Newt is dead on here. The real danger of the House Health Care bill is that it is 1013 pages of ambiguity. Let's start with this. Out of this bill, there will be created 53 new regulators. Now, that should be enough for everyone to oppose the bill. Conservatives think there's too much regulation. Libertarians think there's way too much regulation, but even liberals can't possibly think that health care needs 53 new regulators. What's even scarier is the ambiguous set of power that each of these new regulators will get. Let's take the Health Choices Administration as an example. This is from pages 41-42.
There is here by established as an independent agency in the executive branch by the Government
Duties include the establishment of qualified health benefits and standards under this title, including the enforcement of such standards in coordination with state insuruance regulators and the Departments of Labor and Treasury.
Now, that ambiguous statement pretty much means the Health Choices Administration can regulate anything that relates to health care in any way. Now think about this for a minute. The president has proclaimed, often, that if you are happy with your health insurance nothing will change. What happens if the Health Choices Administration isn't happy with your health insurance? This ambiguous language gives that new regulator the power to do just about anything it wants to your health insurance.
Let's look at another new regulator. Let's look at the Agency for Health Care Reserach. This regulator, incidentally, is a sub group of another regulator, the Center for Comparative and Effectiveness Research. This is found on page 502.
The Secretary shall establish with the Agency for health care Research and Qulaity Center for Comparative Effectiveness Research to conduct, support, and synthesize research with respect to the outcomes, effectiveness, and appropriateness of health services and procedures in order to identify the manner in which diseases, disorder, and other health condition can most effectively and appropriately be diagnosed, treated, and managed.
Essentially, this new bureaucracy has power to regulate research and treatment in any way it sees fit. Keep in mind this is a subset of an even larger and more powerful new regulatory body. So, when the president says if you're happy with your health care that won't change, that's not necessarily true because if you health care is deemed "not effective" by this new regulator, it can be eliminated. That's how ambiguous the power is.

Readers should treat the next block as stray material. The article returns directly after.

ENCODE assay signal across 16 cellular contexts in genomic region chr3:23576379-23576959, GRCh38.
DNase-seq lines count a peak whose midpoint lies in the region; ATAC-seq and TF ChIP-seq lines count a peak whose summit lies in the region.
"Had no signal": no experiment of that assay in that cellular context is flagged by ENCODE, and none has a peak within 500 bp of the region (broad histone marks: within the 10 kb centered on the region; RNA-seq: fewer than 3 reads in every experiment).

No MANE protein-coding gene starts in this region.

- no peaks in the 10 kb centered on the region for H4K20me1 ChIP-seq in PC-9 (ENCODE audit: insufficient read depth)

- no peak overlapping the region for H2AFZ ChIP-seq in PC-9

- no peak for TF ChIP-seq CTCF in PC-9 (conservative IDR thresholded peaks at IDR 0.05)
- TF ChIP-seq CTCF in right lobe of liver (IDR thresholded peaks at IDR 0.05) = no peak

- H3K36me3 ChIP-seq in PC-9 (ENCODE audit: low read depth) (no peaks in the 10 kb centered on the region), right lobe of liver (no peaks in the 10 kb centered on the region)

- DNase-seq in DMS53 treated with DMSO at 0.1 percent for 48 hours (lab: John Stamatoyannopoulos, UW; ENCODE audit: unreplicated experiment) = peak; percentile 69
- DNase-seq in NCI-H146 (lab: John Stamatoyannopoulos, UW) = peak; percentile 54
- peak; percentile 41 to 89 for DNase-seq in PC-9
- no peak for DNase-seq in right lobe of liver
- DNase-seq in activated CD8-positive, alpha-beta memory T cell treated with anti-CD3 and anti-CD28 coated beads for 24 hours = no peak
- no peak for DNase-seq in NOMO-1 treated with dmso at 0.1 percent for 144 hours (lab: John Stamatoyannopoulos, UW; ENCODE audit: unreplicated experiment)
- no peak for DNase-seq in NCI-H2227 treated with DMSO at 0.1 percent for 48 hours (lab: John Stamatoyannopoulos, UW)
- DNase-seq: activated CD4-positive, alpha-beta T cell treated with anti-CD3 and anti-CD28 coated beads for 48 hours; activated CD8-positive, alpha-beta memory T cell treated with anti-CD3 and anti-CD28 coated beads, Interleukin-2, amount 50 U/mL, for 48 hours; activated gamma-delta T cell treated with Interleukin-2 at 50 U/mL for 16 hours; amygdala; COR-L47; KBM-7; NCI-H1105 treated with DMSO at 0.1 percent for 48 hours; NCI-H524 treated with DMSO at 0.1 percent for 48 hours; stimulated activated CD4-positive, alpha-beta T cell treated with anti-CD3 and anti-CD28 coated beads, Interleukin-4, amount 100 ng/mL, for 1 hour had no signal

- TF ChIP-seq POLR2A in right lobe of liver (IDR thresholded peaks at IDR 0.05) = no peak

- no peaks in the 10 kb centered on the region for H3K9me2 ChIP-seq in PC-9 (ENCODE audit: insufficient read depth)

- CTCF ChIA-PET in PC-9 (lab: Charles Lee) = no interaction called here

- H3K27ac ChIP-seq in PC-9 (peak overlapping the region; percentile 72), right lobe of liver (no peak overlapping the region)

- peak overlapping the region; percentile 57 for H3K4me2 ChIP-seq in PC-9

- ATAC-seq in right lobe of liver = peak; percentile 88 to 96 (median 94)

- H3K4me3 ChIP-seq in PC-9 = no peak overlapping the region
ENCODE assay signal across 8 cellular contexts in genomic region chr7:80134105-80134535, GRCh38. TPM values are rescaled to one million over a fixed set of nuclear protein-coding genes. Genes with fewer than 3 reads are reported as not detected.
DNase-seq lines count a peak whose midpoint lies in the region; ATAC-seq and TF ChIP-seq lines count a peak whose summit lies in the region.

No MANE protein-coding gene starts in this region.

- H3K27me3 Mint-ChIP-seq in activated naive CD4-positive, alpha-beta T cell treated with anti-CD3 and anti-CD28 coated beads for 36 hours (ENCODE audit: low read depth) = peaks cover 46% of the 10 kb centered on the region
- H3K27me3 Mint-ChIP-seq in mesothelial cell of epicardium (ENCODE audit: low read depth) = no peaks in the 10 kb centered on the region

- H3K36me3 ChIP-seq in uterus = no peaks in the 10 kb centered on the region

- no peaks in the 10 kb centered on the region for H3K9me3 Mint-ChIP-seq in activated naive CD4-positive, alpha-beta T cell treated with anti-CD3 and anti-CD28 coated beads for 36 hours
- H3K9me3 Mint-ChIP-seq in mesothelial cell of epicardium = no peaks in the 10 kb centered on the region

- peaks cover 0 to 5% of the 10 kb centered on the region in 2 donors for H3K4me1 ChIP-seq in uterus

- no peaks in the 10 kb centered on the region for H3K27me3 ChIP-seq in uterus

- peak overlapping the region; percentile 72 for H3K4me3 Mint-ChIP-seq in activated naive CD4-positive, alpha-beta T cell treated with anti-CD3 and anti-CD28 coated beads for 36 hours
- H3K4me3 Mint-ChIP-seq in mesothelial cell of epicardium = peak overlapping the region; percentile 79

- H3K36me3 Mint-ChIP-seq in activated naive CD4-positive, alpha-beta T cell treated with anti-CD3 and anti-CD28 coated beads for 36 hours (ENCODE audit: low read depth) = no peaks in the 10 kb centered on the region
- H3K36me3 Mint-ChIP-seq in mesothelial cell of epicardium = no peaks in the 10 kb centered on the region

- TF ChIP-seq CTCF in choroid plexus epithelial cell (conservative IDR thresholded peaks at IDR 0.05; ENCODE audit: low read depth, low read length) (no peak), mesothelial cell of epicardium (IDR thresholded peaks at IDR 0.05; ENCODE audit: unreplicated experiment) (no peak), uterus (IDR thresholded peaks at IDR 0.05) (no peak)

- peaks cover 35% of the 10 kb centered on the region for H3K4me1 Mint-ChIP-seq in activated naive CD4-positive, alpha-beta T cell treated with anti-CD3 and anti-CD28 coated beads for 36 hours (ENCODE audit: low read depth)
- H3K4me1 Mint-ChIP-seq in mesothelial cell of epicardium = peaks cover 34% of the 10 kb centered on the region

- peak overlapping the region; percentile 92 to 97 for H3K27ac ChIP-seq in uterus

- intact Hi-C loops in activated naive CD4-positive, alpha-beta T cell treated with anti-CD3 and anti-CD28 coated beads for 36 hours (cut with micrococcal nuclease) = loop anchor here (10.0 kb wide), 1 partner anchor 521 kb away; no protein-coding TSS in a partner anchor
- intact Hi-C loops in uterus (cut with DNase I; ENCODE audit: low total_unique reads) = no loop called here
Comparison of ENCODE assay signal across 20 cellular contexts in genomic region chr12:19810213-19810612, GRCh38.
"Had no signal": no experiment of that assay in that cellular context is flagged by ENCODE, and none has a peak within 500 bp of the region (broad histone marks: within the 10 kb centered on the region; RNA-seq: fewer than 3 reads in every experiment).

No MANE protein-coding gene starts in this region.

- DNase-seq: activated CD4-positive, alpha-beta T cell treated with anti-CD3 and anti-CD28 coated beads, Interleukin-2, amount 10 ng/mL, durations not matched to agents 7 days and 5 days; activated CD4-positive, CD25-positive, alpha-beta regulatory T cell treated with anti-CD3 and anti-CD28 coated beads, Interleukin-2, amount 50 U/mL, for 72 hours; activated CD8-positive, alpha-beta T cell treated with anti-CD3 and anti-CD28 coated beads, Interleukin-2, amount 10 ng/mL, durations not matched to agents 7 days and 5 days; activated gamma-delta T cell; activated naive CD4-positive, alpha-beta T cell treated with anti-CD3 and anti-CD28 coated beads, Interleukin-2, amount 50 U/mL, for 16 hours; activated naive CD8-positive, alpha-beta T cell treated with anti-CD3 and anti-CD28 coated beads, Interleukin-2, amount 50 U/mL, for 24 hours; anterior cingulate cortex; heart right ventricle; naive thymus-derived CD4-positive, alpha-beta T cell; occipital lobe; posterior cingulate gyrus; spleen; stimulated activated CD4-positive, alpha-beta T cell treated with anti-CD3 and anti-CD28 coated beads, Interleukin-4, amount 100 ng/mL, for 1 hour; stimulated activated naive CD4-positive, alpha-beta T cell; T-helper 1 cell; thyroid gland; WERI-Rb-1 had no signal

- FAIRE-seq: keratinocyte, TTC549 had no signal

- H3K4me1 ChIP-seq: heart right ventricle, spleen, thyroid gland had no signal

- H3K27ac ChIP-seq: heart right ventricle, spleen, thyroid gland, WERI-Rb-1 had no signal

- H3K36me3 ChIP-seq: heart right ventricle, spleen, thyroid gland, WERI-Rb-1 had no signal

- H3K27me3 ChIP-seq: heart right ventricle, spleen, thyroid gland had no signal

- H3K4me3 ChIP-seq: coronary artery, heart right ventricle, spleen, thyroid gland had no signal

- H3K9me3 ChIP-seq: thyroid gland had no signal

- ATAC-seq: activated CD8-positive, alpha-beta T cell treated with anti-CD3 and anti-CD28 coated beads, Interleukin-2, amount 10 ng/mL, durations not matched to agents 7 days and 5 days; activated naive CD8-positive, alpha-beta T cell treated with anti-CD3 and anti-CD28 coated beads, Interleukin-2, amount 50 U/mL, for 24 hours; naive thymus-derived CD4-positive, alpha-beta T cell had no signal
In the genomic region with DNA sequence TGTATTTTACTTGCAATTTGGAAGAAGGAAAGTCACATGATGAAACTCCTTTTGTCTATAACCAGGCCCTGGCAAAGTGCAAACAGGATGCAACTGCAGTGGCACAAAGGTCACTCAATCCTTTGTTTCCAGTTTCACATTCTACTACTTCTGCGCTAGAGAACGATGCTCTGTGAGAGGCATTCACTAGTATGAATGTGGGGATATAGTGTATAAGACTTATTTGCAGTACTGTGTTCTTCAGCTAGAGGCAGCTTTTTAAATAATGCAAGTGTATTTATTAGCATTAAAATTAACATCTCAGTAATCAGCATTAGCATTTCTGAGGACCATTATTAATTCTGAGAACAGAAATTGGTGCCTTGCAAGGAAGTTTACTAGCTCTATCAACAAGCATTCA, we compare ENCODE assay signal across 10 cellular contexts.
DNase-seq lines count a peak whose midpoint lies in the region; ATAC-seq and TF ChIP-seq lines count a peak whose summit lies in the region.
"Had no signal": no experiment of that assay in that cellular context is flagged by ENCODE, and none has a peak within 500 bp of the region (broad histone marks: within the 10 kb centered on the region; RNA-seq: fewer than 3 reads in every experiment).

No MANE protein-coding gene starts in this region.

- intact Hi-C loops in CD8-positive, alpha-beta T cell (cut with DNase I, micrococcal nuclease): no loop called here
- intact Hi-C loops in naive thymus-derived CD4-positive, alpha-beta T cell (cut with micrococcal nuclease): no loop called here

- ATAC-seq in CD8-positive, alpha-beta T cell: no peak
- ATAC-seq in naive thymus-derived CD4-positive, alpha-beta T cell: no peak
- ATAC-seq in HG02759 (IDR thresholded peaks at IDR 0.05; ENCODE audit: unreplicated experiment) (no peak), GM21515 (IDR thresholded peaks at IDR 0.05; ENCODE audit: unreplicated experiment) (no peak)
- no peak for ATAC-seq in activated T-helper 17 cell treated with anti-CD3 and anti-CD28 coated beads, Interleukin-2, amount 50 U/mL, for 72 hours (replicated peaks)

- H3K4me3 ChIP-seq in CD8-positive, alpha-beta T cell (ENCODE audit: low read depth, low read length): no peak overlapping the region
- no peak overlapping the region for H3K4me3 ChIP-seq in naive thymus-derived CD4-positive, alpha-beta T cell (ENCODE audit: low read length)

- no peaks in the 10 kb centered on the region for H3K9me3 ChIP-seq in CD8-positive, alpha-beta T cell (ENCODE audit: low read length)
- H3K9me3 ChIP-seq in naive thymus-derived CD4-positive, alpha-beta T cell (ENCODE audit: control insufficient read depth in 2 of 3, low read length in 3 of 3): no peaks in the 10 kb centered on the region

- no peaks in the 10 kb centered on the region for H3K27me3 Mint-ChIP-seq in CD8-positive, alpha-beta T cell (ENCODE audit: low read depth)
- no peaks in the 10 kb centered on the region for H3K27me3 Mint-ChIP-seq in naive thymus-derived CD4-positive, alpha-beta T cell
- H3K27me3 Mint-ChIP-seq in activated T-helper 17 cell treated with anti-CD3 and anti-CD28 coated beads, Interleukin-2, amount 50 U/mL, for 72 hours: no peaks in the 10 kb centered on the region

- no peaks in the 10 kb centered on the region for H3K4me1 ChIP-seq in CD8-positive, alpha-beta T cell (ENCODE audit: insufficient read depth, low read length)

Then, there's the now infamous page 425. Some say this page mandates "advanced care planning consultations". Others say its merely optional. The problem is the language is totally ambiguous.
subject to paragrapth 3 and 4 the term advanced care planning consultation means a consultation between the individual and a practitioner described in paragraph 2 regarding advanced care planning, if subject to paragraph 3, the individual involved has not had such a consultation in the last five years.
Now, that pretty much could mean anything as all sorts of other parts of the bill are referenced. Those parts are as ambiguous and confusing. Yet, it does appear clear that if you haven't had in the last five years, then you're supposed to get it. Yet, again, it's the ambiguous language that leads this bill to mean whatever anyone wants it to be. Keep in mind the Health Choices Administration has the power to do just about anything and so even if these advanced health care planning consultations are optional, that regulator can just as easily make them mandatory.
Then, there's this section on pages 240-241
For services furnished on or after January 1, 2009 each of the following categories of physicians services shall be treated as saparate service categories...
It then lists some services like long term care, managed care, etc. and finishes like ths.
Service categories established under this paragraph shall apply without regard to the specialty of the physician furnishing the service.
So, what does that mean? That's a good guess. One doctor told me that it allows the government to set salaries witout regard to specialty. In fact, this section is so ambiguous and confusing that in fact it could mean anything.
Now, let's look at page 272 which deals with "treatment of CERTAIN cancer hospitals"
Insofar as the Secretary determines under the sub paragraph A that costs incurred by hospitals described in section 1866 (d) (1) (b) (v) exceed those costs incurred by other hospitals furnishing services under this subsection, the Secretary shall provide for an appropriate adjustment under paragraph (2) (E) to reflect those higher costs effective for services furnished on or after January 2011.
Now, this sounds as though if a cancer treatment center costs more than the average cancer treatment center, the HHS Secretary can "provide for appropriate adjustment. What does that mean? Well, it means whatever the HHS Secretary at the time wants it to mean. Here you have a confusing and ambiguous section that even references two other sections that are each no less confusing or ambiguous. In the end, it gives the HHS Secretary the power to do as they please with regard to CERTAIN cancer hospitals. What does certain mean? That isn't addressed either. So, certain also means what the HHS Secretary at the time wants it to mean.
Now, I have highlighted a handful of pages, a handful of regulators, regulations, out of a thousand plus pages and 53 regulators. Already, I have shown that only a handful of regulators can do as they please with the new health care plan, and I've only scratched the surface.
The real fear here is that this bill is so ambiguous, with so many new regulators, that it allows the government to do as it pleases in any which way.